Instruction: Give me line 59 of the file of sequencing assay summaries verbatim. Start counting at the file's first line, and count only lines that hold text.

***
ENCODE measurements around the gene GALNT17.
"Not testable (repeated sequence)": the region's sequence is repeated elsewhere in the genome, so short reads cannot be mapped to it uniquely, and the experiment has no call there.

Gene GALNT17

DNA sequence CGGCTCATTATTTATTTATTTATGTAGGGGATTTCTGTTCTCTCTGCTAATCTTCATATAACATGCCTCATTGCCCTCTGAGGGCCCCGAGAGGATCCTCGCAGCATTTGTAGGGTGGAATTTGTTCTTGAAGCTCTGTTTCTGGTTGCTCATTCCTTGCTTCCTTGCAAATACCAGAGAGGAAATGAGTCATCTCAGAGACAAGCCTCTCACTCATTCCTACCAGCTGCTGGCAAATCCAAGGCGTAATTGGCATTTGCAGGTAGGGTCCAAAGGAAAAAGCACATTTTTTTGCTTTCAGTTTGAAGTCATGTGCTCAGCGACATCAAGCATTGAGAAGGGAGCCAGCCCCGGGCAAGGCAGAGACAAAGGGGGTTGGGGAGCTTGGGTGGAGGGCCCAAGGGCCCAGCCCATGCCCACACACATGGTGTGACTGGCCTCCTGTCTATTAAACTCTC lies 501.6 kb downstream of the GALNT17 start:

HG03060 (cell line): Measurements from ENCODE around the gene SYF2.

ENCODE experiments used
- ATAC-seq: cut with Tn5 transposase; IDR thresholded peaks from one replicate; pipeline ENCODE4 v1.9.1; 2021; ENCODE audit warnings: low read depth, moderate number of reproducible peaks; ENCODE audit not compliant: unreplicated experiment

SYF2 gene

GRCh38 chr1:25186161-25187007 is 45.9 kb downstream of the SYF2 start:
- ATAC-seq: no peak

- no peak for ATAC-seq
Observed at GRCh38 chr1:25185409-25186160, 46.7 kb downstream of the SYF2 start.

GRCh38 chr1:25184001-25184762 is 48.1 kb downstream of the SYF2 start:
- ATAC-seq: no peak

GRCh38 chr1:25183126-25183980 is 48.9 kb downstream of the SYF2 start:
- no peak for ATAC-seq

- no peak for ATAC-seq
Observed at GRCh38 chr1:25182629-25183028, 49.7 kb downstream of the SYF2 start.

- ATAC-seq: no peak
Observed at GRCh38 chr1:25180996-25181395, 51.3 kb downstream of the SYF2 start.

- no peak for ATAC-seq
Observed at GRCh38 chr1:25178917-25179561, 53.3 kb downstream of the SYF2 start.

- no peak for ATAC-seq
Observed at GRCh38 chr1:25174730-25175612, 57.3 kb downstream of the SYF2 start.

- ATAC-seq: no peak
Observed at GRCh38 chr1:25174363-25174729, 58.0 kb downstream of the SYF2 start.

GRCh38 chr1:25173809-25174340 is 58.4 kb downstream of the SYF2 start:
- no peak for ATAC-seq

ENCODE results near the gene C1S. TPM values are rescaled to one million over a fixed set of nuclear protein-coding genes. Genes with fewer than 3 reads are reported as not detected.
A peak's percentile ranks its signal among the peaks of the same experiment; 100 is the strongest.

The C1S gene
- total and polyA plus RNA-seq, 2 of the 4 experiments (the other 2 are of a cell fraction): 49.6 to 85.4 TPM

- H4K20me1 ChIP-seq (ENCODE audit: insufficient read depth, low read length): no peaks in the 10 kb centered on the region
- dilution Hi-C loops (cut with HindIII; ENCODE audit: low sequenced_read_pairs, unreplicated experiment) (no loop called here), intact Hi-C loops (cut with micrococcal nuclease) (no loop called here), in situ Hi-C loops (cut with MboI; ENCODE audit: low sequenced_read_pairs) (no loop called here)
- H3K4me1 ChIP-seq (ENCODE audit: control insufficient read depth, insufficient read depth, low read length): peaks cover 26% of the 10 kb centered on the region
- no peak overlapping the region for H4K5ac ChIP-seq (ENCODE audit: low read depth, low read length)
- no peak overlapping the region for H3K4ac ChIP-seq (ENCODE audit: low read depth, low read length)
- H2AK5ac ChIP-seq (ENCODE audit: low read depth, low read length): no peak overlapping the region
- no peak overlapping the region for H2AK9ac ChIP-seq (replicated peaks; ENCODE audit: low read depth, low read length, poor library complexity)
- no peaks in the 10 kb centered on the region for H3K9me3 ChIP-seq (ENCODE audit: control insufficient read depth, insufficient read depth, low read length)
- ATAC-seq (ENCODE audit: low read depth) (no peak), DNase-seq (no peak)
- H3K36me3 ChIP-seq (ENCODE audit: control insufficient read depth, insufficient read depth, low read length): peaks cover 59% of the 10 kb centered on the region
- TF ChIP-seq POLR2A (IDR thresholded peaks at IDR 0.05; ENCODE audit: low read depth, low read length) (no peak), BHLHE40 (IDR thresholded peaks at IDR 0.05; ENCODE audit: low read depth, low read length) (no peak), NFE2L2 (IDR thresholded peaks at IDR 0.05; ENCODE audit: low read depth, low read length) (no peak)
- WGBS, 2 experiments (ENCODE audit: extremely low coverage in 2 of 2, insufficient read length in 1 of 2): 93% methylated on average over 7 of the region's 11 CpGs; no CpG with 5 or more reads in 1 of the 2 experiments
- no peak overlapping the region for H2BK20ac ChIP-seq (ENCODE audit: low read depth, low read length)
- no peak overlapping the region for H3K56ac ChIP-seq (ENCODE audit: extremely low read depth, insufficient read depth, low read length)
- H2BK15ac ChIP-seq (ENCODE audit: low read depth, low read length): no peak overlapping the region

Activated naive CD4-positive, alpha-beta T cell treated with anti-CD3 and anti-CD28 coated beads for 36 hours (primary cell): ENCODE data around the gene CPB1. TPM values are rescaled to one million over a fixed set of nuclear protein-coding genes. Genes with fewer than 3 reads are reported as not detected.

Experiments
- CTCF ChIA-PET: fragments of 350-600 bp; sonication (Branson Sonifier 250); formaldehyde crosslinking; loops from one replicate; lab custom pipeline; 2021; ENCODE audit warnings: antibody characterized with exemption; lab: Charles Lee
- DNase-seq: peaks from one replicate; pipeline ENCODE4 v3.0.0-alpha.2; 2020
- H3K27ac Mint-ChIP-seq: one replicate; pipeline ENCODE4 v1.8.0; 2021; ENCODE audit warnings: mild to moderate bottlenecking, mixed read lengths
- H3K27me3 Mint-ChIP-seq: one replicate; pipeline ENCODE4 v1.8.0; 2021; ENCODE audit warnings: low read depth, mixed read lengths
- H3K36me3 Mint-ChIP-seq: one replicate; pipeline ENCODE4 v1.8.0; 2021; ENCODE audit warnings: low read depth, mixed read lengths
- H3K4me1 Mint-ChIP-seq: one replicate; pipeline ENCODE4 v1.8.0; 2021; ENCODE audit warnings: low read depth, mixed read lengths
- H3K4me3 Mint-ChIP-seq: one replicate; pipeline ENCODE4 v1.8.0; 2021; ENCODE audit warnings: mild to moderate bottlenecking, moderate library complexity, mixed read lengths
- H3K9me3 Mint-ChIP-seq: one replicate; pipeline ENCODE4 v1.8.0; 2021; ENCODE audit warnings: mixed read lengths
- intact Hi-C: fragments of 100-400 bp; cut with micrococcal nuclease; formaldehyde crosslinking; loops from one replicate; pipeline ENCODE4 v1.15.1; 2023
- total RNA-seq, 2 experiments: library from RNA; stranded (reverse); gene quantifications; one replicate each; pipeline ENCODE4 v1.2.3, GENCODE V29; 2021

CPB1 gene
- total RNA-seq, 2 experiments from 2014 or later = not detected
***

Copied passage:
- total RNA-seq, 2 experiments: library from RNA; stranded (reverse); gene quantifications; one replicate each; pipeline ENCODE4 v1.2.3, GENCODE V29; 2021